Changes to French capital gains tax on second homes


Since January 2015 capital gains tax (CGT) on second homes in France has been reduced to 19% instead of 33.3% for all non European residents bringing it in line with the CGT for residents of European countries including French residents.

The way CGT is calculated in France is that the 19% ‘tax’ component decreases with time from the 6th year onward to a complete exemption after 22 years, while the 15.5% ‘social charges’ component decreases slowly from the 6th to the 21st year and more rapidly after, up to a total exemption after 30 years of ownership of your French house or flat.

In addition, the ‘social charges’ component of 15.5% is being  challenged and  the European court of Justice should reach a decision during 2015. If the court considers that non tax resident who own a property in France should not pay the 15.5%, the French state might have to refund the non-resident tax payers. It is, therefore, very important that you keep your tax role, wherever you live whether in a European country (except France) or a not.

There is no CGT if your home in France is your main home where you live permanently as long as you are a French tax resident. If you do not live in France and/or do not pay your main income tax in France you are a non resident and therefore you are liable to pay CGT when you sell your French home. If you are a tax resident of a European country, you may benefit from a CGT exemption on up to 150 000 € of capital gains under specific criteria. Please note that financial and tax laws in France are constantly changing so it is vital to take professional advice.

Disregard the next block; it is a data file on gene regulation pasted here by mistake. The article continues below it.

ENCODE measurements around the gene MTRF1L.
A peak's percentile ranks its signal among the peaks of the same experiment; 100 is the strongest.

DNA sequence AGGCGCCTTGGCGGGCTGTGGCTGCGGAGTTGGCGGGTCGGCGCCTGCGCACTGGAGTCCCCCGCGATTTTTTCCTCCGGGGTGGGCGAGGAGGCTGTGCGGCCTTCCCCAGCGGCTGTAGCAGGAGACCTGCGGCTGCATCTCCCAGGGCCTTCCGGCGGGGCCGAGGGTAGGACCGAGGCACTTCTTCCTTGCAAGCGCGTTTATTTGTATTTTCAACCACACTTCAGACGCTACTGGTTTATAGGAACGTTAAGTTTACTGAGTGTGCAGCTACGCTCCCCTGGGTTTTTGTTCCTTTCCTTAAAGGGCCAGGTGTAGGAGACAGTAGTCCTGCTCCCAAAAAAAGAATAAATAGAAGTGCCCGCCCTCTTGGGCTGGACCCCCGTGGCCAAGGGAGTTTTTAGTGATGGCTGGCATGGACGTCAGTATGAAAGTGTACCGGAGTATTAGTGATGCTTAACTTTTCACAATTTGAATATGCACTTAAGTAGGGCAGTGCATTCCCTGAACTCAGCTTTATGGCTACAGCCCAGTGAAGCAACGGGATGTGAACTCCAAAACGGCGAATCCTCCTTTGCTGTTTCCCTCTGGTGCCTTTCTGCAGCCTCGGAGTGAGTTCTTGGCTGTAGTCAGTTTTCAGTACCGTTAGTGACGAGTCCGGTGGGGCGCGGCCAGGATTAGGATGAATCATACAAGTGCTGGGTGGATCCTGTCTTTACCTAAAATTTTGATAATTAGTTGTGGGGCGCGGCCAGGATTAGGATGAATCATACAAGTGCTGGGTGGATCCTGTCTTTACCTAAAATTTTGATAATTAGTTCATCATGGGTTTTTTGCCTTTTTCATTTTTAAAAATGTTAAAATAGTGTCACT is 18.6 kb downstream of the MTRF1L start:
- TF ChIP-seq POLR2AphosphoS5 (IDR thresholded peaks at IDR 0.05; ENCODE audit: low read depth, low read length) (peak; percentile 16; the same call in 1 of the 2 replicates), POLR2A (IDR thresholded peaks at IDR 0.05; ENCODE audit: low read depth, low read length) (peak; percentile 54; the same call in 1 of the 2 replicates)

As ever, I would always recommend having a professional on your side when buying and selling property in France. If you would like to talk through your purchase in France, please get in touch;

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